What we have here is essentially a first-contact story, set in the not-so-distant future. It being the future, the first contact in question is with an alien civilization on . . . *consults book* Rakhat. The mission to Rakhat is primarily scientific, but as it is funded and organized by the Society of Jesus, it is also religiously motivated. And somewhat hastily and privately planned. As the Prologue helpfully explains,
The United Nations required years to come to a decision that the Society of Jesus reached in ten days. . . . In Rome, the questions were not whether or why but how soon the mission could be attempted and whom to send.
The Society asked leave of no temporal government. It acted on its own principles, with its own assets, on Papal authority. . . .
The Jesuit scientists went to learn, not to proselytize. They went so that they might come to know and love God’s other children. They went for the reason Jesuits have always gone to the farthest frontiers of human exploration. They went ad majorem Dei gloriam: for the greater glory of God. (p. 3)
And who DID the Society send on this fateful mission?
- The super-celibate and kind-of-attractive Jesuit priest Emilio Sandoz, an expert at picking up foreign languages
- Jimmy Quinn, a 28-year-old obscenely tall scientist who eats just everything and was the first to discover Rakhat (because of a picked-up radio transmission that turned out to be aliens singing alien-y songs)
- George and Anne Edwards, a 60-something husband-and-wife duo whom it’s impossible to dislike because dammit they’re awesome (oh yeah, and Anne’s a really good doctor, which I suppose is important)
- Sofia Mendes, an enigmatic indentured servant with a spotted past and unnaturally sharp mind (and also kind of a babe, obvs)
- Marc Robichaux, a French naturalist and watercolorist
- Alan Pace, whom I forgot about completely and can’t remember anything about even now that I remember he existed (*hours later* oh YEAH . . . Alan was a musicologist, which is why he wanted to go to Rakhat in the first place. Good job remembering essential plot points, Me.)
- D. W. Yarbrough, a grizzled old Texan Jesuit (New Orleans Provincial of the Society of Jesus to you) with a whip-smart sense of humor, and leader of this here space rodeo
Where the story picks up, it’s been about 40 Earth years since the team set off for Rakhat. But there’s a timey-wimey thing that happens, so the crew doesn’t age very much at all. The important thing is that the author makes space travel near light speed inside a hollowed-out asteroid sound like something that could happen.
The narrative alternates between the present day (2059) and the mission itself (starting in 2019), from hopeful beginning to unfortunate end. And we have some idea right away that things went terribly wrong on Rakhat because present-day Sandoz is the sole survivor of the mission and is being held for questioning for heinous acts he committed on the alien planet. The thing is, the Jesuits know WHAT he did (they actually knew YEARS before he returned to Earth because of that timey-wimey thing); they just can’t make sense of WHY. And he’s physically and emotionally just a gigantic mess; so it takes a while (the whole book, in fact) for him to come out with the entire chronicle of events. And it's no bedtime story for the kiddies.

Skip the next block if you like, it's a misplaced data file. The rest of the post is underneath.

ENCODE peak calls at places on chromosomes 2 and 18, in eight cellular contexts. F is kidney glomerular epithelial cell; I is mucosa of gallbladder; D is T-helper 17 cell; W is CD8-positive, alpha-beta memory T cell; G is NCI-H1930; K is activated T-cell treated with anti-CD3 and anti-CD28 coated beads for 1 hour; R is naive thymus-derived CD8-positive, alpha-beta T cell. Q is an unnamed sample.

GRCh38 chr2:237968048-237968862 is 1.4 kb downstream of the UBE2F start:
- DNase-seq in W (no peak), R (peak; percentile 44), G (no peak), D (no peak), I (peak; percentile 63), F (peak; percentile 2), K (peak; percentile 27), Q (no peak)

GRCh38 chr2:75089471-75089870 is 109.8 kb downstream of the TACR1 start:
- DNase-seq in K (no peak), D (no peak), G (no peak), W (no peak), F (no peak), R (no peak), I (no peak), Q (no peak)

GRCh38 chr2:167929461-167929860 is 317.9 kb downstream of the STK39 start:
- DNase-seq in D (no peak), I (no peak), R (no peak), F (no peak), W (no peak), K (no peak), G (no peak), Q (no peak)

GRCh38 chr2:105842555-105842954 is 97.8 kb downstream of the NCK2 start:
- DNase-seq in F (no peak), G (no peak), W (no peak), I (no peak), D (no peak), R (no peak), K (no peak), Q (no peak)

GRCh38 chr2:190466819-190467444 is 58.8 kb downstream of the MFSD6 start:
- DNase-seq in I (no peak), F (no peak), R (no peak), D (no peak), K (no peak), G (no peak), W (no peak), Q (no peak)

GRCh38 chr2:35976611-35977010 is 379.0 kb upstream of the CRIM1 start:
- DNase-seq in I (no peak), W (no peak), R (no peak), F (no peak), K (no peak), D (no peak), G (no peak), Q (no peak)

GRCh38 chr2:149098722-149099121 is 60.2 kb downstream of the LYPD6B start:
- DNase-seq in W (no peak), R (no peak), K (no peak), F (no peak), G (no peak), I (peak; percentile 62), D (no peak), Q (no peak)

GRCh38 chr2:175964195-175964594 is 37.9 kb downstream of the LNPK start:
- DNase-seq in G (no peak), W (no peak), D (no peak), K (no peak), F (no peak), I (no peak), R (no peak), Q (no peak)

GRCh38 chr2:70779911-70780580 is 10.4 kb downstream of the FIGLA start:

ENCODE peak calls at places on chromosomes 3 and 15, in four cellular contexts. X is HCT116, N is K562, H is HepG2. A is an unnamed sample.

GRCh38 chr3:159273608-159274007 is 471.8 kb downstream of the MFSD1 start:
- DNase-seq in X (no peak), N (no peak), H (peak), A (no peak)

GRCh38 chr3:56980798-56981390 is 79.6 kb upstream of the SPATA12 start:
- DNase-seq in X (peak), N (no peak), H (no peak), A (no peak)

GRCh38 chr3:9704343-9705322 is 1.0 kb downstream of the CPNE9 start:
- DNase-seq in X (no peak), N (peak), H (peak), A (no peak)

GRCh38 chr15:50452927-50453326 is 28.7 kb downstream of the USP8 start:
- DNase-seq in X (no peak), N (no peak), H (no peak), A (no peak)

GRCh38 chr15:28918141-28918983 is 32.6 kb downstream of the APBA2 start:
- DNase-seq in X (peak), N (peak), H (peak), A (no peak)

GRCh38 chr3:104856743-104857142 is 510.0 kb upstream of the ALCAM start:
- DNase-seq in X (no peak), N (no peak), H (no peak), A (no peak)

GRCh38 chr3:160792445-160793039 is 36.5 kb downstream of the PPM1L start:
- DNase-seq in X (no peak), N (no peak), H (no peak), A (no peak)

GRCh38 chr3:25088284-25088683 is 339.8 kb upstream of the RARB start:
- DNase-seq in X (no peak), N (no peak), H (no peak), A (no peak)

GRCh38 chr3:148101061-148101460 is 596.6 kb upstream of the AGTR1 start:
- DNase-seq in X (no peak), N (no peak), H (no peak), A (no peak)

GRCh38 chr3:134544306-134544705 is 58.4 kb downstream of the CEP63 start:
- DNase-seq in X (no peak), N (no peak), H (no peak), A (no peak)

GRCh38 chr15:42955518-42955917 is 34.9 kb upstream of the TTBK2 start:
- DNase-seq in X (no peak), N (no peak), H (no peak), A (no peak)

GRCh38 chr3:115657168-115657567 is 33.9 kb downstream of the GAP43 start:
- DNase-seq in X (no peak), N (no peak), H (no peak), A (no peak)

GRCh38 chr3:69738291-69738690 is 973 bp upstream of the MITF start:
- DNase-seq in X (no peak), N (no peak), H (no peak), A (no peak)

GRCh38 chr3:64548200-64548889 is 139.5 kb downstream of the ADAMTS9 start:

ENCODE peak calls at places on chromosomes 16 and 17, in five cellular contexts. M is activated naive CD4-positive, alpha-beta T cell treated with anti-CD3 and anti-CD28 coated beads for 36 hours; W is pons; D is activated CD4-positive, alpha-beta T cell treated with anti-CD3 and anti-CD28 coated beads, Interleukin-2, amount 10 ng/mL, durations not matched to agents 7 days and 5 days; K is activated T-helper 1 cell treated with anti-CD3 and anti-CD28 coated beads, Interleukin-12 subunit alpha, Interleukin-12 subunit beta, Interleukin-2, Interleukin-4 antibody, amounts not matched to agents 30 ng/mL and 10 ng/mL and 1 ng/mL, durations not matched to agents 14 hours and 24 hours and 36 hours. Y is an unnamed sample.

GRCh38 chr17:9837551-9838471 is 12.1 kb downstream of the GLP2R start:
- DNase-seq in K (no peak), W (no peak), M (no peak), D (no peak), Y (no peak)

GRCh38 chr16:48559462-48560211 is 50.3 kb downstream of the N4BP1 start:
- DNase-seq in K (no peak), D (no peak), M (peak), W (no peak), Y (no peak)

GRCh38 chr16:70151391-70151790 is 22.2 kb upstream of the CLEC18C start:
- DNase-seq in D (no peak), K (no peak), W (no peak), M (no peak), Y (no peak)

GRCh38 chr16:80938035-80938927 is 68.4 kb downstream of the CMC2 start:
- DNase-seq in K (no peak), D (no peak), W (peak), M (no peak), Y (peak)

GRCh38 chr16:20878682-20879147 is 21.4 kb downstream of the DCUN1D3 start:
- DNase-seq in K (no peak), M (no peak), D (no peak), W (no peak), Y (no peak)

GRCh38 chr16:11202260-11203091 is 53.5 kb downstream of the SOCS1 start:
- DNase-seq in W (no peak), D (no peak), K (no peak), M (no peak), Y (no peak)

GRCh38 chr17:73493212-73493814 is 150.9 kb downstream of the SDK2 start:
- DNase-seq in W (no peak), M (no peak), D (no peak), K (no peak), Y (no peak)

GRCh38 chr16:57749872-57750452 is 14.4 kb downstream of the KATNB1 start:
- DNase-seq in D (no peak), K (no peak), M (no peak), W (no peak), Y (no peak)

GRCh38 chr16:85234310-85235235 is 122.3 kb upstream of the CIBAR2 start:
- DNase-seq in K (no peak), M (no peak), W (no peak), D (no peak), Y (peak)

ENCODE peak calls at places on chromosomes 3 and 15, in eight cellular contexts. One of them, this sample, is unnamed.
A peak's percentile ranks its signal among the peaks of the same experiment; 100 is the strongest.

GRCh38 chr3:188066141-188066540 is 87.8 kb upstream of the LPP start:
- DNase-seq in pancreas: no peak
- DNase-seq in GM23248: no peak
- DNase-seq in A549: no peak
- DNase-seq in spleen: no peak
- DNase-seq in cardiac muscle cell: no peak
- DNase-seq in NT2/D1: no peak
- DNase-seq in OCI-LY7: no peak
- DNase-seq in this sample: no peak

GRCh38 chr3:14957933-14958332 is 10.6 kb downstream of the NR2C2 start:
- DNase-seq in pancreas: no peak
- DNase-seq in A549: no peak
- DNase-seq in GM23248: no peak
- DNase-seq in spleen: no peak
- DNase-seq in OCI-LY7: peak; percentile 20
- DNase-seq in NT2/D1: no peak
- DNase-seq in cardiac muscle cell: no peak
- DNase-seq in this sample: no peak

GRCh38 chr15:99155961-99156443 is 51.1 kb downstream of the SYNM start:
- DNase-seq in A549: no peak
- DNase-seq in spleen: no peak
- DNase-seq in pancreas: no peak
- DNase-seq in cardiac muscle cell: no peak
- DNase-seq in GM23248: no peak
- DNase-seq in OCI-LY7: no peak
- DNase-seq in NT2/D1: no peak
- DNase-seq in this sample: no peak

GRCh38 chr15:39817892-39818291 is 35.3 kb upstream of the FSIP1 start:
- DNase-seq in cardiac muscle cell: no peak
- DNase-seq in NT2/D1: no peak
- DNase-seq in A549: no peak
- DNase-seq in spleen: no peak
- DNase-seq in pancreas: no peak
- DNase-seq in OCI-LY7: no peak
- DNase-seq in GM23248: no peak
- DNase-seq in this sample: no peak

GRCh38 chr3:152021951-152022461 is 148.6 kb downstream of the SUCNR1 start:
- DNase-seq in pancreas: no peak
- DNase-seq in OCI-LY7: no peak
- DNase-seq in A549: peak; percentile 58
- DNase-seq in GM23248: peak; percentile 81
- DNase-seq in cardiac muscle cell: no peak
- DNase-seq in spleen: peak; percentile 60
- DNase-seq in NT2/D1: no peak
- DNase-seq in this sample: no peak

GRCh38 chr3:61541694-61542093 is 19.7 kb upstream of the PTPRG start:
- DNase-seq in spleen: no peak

The real strength of the book, for me, is the characterization. You get a clear sense of who these people are, who they were, and what they come to mean to each other. Which serves nicely to intensify the horror of it all when the proverbial Rakhat poo hits the Earth fan.
The characters also help reinforce some major themes. Because the group is a pretty even mixture of unbelievers and those who have devoted their lives to their belief, they have some heavy conversations about religion. For example, THIS one, with Marc being the talker (Marc happens to be one of the Jesuits on the mission, with the bonus characteristics of being both French AND a silver fox):
"It is the human condition to ask questions like Anne’s last night [I can’t tell you about Anne’s question, but it’s something along the lines of, “Why would God let this happen?”] and to receive no plain answers,” he said. “Perhaps this is because we can’t understand the answers, because we are incapable of knowing God’s ways and God’s thoughts. We are, after all, only very clever tailless primates, doing the best we can, but limited. Perhaps we must all own up to being agnostic, unable to know the unknowable."
But he goes on to say, and this is important, I think:
"The Jewish sages also tell us that God dances when His children defeat Him in argument, when they stand on their feet and use their minds. So questions like Anne’s are worth asking. To ask them is a very fine kind of human behavior. If we keep demanding that God yield up His answers, perhaps some day we will understand them. And then we will be something more than clever apes, and we shall dance with God." (p. 201)
|God isn't picky about dance partners.|